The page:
These are interventions that specifically target short-term downside risk, without a wholesale reduction of risk in the portfolio. They may include the use of derivatives to dampen volatility; dynamic portfolio insurance; use of active fund managers who perform particularly well in down markets; and structured products which access risky underlying investments, but with some downside mitigation. These all cost something, but because they specifically target aspects of short-term performance that most induce anxiety, this cost comes with significant emotional benefits.
Smoothing focuses on the experience of the whole journey. However, some investors are relatively calm through most of the journey, but worry intensely about the chance of calamitous market crashes. This is particularly prevalent for investors with low Market Engagement, who may avoid investing at all, for fear of experiencing a large crash. The targeted intervention for these investors is to purchase downside protection. This insurance will guard against the worst-case scenario and allow greater emotional comfort by removing the potential for extreme market loss and, as importantly, the fear of an extreme loss (anticipated regret).
Another means of persuading reluctant investors into the market is to engage them through a program of phased investment. Classical finance warns us against such strategies (known as dollar cost averaging) because they leave wealth un-invested during the phasing period and, therefore, drag down expected returns. This is true – phased investment is suboptimal when compared to theoretical perfection; but only slightly, and compared to the returns of an investor who is otherwise too nervous to invest at all, gradual phasing in is an effective way of purchasing emotional comfort cheaply.
During periods of stress, people seek comfort from others. Friends, family, colleagues, advisors and professional investment managers can all help investors through times of anxiety. However, this can be costly: at best you sacrifice some autonomy or pay management fees, but improve both your journey and your returns. At worst, you place your faith in poor advice, which offers a comfortable journey that goes nowhere, or worse. One crucial precondition for using others to improve your experience of the journey is that you have the personality that makes this possible. This requires a high Delegation score, unless the client may find that relinquishing control will just make them more stressed. As a result, involvement comes in varying degrees of intensity:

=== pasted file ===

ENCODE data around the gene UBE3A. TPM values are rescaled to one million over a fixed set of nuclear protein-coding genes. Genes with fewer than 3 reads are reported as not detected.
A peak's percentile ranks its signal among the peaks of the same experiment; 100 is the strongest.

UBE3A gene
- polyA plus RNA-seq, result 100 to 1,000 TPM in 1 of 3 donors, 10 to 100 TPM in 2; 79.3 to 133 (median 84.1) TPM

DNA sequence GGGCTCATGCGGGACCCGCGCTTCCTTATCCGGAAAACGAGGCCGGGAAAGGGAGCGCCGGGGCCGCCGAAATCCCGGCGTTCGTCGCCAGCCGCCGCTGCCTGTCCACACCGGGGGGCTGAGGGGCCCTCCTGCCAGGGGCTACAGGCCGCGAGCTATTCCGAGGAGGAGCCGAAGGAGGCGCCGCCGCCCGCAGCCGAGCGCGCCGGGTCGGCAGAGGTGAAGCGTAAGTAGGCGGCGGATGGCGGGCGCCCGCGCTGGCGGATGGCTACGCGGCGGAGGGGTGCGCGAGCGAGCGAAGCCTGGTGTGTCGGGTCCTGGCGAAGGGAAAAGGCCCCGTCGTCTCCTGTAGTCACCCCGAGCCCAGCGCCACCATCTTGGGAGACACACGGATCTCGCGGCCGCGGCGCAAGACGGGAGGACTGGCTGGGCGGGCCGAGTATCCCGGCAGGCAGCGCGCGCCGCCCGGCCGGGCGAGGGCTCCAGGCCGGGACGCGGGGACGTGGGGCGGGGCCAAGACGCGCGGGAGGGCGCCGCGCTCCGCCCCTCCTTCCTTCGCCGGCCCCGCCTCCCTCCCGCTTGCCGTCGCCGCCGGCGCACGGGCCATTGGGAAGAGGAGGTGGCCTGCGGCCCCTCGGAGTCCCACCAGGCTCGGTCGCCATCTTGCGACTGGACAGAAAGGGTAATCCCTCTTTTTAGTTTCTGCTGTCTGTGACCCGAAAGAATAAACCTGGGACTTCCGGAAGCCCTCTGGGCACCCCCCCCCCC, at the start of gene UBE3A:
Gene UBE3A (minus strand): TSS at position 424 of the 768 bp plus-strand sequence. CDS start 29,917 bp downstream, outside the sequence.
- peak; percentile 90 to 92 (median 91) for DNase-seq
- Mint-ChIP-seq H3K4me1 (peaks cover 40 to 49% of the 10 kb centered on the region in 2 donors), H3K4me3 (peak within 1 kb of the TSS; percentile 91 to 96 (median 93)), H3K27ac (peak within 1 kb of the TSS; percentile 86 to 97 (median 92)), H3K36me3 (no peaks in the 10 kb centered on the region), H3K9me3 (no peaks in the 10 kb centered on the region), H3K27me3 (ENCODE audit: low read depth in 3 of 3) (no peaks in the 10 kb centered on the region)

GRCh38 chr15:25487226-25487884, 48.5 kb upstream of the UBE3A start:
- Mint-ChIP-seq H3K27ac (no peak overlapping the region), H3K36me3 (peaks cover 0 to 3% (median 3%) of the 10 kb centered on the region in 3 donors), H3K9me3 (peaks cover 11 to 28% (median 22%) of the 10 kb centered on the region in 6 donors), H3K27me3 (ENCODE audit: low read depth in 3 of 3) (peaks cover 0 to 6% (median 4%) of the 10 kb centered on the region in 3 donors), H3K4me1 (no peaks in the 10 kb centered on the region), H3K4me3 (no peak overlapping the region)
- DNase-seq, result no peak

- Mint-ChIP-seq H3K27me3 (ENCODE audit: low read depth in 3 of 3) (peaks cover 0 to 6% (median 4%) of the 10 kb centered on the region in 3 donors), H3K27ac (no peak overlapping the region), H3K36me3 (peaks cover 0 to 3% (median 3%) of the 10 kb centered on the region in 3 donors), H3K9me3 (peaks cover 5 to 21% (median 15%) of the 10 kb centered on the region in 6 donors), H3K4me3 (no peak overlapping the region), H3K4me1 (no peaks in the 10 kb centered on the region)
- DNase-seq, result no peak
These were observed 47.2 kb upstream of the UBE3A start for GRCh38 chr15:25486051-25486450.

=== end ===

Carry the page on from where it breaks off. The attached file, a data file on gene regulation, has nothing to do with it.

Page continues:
Discretionary management – delegating
Discretionary management can be a very effective way of imposing control at a relatively low cost because it yields returns that are higher than they would have been. In effect, by handing responsibility to a third party, the investor is buying pre-planned emotional insurance and greater expertise at an acceptable price.
Using advisors – the benefits of a second opinion
Seeking advice can help to ease the emotional burden of investing one’s wealth. A second opinion can reduce your inherent biases such as being overly optimistic, or too prone to investing in a particular sector.
Controlling information – focussing on the big picture
People have different appetites for information. Some can happily look at their portfolios only infrequently; others watch incessantly every day. Bearing in mind that effective wealth management demands a long-term approach, it can be discomforting and distracting to receive information too often. Limiting the frequency and detail of information makes it possible for investors to shift their focus from the expensive short term to a cooler medium- or long-term view.
Trading off efficiency for comfort
As we’ve stated, small inefficiencies can be beneficial if they help investors to overcome reluctance, or reduce the behaviour gap. However, the best solution is to only sacrifice financial efficiency for comfort in a planned way, and with full awareness of the trade-offs, to ensure that comfort is purchased as efficiently as possible.